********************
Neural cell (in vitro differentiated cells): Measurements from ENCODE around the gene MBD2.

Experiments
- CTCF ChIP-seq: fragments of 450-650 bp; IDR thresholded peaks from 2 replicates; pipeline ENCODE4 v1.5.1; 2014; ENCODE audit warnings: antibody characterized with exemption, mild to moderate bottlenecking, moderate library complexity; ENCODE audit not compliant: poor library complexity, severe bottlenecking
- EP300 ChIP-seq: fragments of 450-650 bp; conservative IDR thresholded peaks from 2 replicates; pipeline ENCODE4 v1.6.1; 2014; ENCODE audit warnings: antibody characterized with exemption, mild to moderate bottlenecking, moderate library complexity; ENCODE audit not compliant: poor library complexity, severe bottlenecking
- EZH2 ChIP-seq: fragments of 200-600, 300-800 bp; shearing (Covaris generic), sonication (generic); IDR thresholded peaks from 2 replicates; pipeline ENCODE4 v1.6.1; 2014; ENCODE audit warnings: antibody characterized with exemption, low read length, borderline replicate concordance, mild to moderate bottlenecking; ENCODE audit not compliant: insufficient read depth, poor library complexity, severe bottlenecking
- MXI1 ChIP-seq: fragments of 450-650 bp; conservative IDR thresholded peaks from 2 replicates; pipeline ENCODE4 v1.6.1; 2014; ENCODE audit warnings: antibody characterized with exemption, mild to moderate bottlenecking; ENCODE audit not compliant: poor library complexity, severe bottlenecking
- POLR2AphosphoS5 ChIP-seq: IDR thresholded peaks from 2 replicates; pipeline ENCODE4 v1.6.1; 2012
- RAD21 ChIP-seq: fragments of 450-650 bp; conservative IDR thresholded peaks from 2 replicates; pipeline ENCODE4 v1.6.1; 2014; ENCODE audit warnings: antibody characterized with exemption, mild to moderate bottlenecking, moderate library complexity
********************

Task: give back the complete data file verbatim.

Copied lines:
Neural cell (in vitro differentiated cells): Measurements from ENCODE around the gene MBD2.

Experiments
- CTCF ChIP-seq: fragments of 450-650 bp; IDR thresholded peaks from 2 replicates; pipeline ENCODE4 v1.5.1; 2014; ENCODE audit warnings: antibody characterized with exemption, mild to moderate bottlenecking, moderate library complexity; ENCODE audit not compliant: poor library complexity, severe bottlenecking
- EP300 ChIP-seq: fragments of 450-650 bp; conservative IDR thresholded peaks from 2 replicates; pipeline ENCODE4 v1.6.1; 2014; ENCODE audit warnings: antibody characterized with exemption, mild to moderate bottlenecking, moderate library complexity; ENCODE audit not compliant: poor library complexity, severe bottlenecking
- EZH2 ChIP-seq: fragments of 200-600, 300-800 bp; shearing (Covaris generic), sonication (generic); IDR thresholded peaks from 2 replicates; pipeline ENCODE4 v1.6.1; 2014; ENCODE audit warnings: antibody characterized with exemption, low read length, borderline replicate concordance, mild to moderate bottlenecking; ENCODE audit not compliant: insufficient read depth, poor library complexity, severe bottlenecking
- MXI1 ChIP-seq: fragments of 450-650 bp; conservative IDR thresholded peaks from 2 replicates; pipeline ENCODE4 v1.6.1; 2014; ENCODE audit warnings: antibody characterized with exemption, mild to moderate bottlenecking; ENCODE audit not compliant: poor library complexity, severe bottlenecking
- POLR2AphosphoS5 ChIP-seq: IDR thresholded peaks from 2 replicates; pipeline ENCODE4 v1.6.1; 2012
- RAD21 ChIP-seq: fragments of 450-650 bp; conservative IDR thresholded peaks from 2 replicates; pipeline ENCODE4 v1.6.1; 2014; ENCODE audit warnings: antibody characterized with exemption, mild to moderate bottlenecking, moderate library complexity